The trials and travails of a fictive French rock band make for rather easy listening in "Bus Palladium," a generic take on sex, drugs, and several guys in need of a haircut.
The trials and travails of a fictive French rock band make for rather easy listening in “Bus Palladium,” a generic take on sex, drugs, and several guys in need of a haircut. Named after a Paris nightclub that had its heyday in the ’70s and ’80s, this directing debut by vet scribe Christopher Thompson (“Avenue Montaigne,” “Change of Plans”) tells a predictable tale of backstabbing, pot-smoking, suicide-prone rockers trying to make it big in the music biz and learn some valuable life lessons. Despite strong thesping and overall smooth storytelling, “Bus” lacks the gas to travel far beyond Francophone markets.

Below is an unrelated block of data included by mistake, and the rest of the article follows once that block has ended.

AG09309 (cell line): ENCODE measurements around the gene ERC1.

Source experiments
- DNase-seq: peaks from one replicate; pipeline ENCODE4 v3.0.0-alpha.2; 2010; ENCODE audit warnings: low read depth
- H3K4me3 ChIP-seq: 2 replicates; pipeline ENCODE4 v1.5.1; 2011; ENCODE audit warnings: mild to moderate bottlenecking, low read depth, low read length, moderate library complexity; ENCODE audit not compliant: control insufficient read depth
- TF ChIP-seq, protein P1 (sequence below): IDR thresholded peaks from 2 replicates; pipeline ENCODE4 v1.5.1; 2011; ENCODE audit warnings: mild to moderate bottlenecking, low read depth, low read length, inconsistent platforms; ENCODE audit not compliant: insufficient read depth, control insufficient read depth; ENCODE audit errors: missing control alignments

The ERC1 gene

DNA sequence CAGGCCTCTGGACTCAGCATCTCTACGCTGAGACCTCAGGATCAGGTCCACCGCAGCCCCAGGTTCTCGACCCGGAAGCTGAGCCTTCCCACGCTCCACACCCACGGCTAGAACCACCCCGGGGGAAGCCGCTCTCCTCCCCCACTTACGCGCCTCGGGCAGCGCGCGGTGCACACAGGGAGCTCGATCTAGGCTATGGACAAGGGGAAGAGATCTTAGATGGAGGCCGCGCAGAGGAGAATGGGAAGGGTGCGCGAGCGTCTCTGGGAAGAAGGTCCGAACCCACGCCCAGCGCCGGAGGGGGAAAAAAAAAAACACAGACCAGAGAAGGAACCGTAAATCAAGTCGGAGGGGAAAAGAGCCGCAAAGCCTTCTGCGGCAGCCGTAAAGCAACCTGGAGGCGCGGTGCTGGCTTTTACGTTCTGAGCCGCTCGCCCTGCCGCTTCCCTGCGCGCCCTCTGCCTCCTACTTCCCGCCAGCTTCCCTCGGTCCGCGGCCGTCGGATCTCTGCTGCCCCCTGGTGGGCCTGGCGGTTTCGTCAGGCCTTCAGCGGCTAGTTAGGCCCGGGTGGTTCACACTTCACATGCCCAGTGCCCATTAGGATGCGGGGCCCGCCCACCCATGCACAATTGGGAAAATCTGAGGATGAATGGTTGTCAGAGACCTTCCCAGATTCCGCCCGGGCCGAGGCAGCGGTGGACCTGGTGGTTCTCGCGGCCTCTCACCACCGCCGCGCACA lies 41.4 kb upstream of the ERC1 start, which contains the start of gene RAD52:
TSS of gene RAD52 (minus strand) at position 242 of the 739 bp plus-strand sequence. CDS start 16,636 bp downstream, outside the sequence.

It’s 1985, and “Lust” — a group as conventional-sounding as its name — is primed for stardom. With a singer (Arthur Dupont, channeling Jim Morrison via Val Kilmer) spouting poetry from rooftops, a guitarist (Marc-Andre Grondin) jealous of said singer’s affair with an Argentine groupie (Elisa Sednaoui), and a brainchild manager (Francois Civil) documenting everything on Super 8, all that’s missing is a major record deal (plus some originality). Soundtrack features the Stones, Blondie and Bowie, but disappointingly leaves out French bands of the epoch. Tech credits are passable.